What remains then is to verify that a particular key is (as an identifier) attached to the particular person (or alias) and not to someone else with a similar name or an impostor. This is where the web of trust comes in and where Homestead uses PGP to provide a score of authenticity based on who you know and what level of trust they have assigned to this identifier.

Since this key is pretty important to protecting your identity in this system, and since we are protecting our very homes and persons from attack, we need to ensure that any key that is meant to authoritatively identify you as you is protected from misuses and theft. Someone with such a key can invalidate all devices and authenticate with anyone who’s trusted you. It must not end up in “enemy” hands. This key is not only what you use to authenticate with your friends and connections, but also with your own services including personal photo albums, access to home automation devices, etc… Secured with a solid pki key pair that is kept secure your identity is basically impossible to duplicate or break. The key itself however, just like a key to your home or your car, and just like your SSN or driver’s license, must be individually kept safe.

To address this demand, Homestead again takes advantage of tried and true technology: an air-gap. An air gapped device is a device that has never and can never be attached to any network. The software on it is validated secure and has only that which is needed for this single task. Sometimes you’ll need to validate a new device, or renew server keys, or certify a friend’s identity. These need this original key. With the Homestead air-gap device you’ll transfer data to/from this device using a storage device that has encrypted files and commands that is read by the air-gap to walk through the steps needed to perform this operation. At no time is your key ever going to see the Internet, nor will it ever see this key. This way the key can be used to invalidate any subkey that might have been compromized.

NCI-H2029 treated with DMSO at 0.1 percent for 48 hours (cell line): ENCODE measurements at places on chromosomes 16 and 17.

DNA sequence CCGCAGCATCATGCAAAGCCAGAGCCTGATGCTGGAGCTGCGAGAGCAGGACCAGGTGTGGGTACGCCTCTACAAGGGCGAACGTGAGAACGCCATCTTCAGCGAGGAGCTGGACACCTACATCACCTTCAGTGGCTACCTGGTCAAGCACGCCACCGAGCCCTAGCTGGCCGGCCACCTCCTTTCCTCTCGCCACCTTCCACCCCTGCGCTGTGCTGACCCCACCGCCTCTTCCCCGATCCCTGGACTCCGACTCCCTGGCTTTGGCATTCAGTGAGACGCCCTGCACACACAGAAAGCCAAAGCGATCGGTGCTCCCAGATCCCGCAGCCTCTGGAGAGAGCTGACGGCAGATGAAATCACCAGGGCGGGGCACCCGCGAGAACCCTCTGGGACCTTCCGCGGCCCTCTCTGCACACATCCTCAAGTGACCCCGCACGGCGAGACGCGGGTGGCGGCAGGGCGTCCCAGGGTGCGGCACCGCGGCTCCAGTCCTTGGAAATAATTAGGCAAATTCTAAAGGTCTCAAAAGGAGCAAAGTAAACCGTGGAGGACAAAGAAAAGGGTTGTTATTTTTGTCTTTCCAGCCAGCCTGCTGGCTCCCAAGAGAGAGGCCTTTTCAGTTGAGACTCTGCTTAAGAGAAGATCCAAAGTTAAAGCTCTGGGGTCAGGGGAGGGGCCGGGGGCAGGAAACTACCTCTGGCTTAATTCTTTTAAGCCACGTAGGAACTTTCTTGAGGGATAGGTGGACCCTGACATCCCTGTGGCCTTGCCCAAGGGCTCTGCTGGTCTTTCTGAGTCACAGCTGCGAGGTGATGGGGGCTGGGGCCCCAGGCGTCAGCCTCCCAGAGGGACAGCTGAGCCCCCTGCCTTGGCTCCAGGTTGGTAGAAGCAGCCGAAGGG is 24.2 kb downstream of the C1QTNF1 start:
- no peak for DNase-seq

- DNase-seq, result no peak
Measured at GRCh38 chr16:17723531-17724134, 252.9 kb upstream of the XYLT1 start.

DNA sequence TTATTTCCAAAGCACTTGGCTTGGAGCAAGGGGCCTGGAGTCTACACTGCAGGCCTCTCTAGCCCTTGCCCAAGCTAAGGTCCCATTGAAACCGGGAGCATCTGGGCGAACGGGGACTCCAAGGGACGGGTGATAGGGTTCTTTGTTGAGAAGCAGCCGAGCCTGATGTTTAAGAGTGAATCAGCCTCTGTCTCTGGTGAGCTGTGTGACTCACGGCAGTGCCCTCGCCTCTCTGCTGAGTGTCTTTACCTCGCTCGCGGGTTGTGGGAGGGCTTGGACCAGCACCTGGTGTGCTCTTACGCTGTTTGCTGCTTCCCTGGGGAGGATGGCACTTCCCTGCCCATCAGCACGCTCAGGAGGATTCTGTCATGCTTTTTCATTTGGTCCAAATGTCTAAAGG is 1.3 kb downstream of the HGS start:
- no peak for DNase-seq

Additionally, attached to this air-gap system is a periferal computing device that holds keys that you can never see that will validate that the air-gap device used to perform the signing tasks is the expected one. This device also holds the key itself in encrypted form. To gain access to the services this device offers one must enter an alphanumeric sequence (a password) to retrieve it. It may also be protected by additional passwords that are entered with a simple pinentry on the main display.

We will be performing significant experimentation in this area. Secured in this manner a pki root key is better than government issue identification. The difficulty is simply in making it easy to use in the right way. We believe that through the use of a specialized, purpose built air-gap that is capable of performing the tasks associated with being a certificate authority we can secure your home and your digital identities from unwanted exploitation. Anyone and everyone can make such a device out of an old laptop or a small computer like a pi, but by standardizing something that is built just for this purpose that the layman user will find it natural enough to adequately secure themselves and their digital systems.